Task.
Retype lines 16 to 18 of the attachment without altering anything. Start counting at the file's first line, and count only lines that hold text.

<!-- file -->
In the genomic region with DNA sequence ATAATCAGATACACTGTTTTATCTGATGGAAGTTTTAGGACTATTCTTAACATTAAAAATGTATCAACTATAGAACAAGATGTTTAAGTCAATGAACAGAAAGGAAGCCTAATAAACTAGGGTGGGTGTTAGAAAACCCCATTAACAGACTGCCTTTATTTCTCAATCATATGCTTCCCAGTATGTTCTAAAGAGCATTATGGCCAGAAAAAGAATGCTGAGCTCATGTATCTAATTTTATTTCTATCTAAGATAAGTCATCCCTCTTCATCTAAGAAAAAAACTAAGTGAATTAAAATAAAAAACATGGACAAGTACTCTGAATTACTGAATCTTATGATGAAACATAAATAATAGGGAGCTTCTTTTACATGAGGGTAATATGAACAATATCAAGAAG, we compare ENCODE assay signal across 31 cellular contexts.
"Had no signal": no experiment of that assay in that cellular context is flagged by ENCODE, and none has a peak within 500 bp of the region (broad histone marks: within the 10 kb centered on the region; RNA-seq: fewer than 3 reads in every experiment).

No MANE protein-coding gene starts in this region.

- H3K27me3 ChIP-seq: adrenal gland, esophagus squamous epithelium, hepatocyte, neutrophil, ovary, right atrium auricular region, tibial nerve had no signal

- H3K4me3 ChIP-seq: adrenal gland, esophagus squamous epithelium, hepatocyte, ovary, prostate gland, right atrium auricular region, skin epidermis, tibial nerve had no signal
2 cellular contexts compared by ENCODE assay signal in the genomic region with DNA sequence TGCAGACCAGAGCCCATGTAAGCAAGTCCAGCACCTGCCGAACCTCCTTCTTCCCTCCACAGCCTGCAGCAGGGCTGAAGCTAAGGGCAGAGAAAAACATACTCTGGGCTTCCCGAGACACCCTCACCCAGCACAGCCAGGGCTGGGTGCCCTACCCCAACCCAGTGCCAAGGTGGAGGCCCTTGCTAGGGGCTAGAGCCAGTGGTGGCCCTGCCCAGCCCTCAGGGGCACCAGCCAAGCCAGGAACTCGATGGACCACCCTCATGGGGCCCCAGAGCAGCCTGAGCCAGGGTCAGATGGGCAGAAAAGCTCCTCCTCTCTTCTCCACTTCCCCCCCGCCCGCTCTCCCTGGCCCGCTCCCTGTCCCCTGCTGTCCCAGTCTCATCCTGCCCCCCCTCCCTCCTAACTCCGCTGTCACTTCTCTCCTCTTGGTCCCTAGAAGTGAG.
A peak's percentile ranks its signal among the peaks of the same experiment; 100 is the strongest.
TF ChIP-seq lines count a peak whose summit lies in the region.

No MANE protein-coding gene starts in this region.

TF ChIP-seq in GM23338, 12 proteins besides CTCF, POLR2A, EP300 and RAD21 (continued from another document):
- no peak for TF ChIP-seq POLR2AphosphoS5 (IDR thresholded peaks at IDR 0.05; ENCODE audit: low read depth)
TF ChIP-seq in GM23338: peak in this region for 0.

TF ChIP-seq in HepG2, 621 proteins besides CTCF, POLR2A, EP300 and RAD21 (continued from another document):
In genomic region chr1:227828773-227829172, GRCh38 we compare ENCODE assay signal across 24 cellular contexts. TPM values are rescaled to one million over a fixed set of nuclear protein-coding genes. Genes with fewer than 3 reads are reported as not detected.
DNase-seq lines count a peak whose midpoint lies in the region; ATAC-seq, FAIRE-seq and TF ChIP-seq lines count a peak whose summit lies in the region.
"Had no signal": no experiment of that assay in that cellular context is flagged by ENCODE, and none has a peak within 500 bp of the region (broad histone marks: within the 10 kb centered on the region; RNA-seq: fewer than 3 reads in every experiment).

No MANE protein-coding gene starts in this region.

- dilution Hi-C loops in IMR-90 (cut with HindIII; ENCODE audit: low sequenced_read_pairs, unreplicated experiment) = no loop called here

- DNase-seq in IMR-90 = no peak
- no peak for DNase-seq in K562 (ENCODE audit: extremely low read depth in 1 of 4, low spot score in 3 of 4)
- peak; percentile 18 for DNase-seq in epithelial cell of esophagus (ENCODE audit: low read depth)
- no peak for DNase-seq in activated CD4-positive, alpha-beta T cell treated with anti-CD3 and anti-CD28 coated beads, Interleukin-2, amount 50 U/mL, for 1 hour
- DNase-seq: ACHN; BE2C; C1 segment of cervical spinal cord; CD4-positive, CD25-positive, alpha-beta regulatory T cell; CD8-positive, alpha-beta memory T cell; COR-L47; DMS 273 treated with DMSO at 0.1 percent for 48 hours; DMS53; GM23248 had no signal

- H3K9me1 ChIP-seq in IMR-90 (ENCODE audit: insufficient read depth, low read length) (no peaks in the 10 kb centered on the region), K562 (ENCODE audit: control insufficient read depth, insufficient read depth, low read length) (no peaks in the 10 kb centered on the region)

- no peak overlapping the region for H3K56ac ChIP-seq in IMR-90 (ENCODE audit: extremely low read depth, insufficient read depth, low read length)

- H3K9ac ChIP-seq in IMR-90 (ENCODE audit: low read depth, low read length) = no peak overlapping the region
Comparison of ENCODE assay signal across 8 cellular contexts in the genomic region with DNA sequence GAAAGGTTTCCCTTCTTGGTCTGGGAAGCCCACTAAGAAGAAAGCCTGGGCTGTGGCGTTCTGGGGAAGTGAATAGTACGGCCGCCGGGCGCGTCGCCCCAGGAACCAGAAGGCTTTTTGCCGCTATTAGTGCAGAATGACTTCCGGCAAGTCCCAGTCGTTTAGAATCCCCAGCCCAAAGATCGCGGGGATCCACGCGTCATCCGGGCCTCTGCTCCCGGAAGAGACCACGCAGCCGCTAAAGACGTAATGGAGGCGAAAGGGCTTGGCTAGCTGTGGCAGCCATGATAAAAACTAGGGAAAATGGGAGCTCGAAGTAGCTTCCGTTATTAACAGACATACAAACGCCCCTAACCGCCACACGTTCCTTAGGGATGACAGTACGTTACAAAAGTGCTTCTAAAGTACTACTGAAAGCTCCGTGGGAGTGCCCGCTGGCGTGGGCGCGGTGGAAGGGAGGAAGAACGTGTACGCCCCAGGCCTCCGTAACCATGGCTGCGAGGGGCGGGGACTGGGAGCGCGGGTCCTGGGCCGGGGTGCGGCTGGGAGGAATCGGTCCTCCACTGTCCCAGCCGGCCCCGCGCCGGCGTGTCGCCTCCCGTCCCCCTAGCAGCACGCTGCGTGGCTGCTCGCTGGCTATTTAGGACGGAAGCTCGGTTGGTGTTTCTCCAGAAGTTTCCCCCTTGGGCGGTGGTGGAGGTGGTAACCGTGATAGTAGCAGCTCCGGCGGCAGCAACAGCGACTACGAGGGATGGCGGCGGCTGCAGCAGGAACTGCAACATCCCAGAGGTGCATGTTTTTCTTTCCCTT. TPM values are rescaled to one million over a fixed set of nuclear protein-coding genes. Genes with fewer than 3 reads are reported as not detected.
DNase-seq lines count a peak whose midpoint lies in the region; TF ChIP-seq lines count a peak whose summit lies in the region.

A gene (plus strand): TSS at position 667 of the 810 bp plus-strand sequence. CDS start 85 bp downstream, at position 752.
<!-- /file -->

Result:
"Had no signal": no experiment of that assay in that cellular context is flagged by ENCODE, and none has a peak within 500 bp of the region (broad histone marks: within the 10 kb centered on the region; RNA-seq: fewer than 3 reads in every experiment).

No MANE protein-coding gene starts in this region.

- dilution Hi-C loops in IMR-90 (cut with HindIII; ENCODE audit: low sequenced_read_pairs, unreplicated experiment) = no loop called here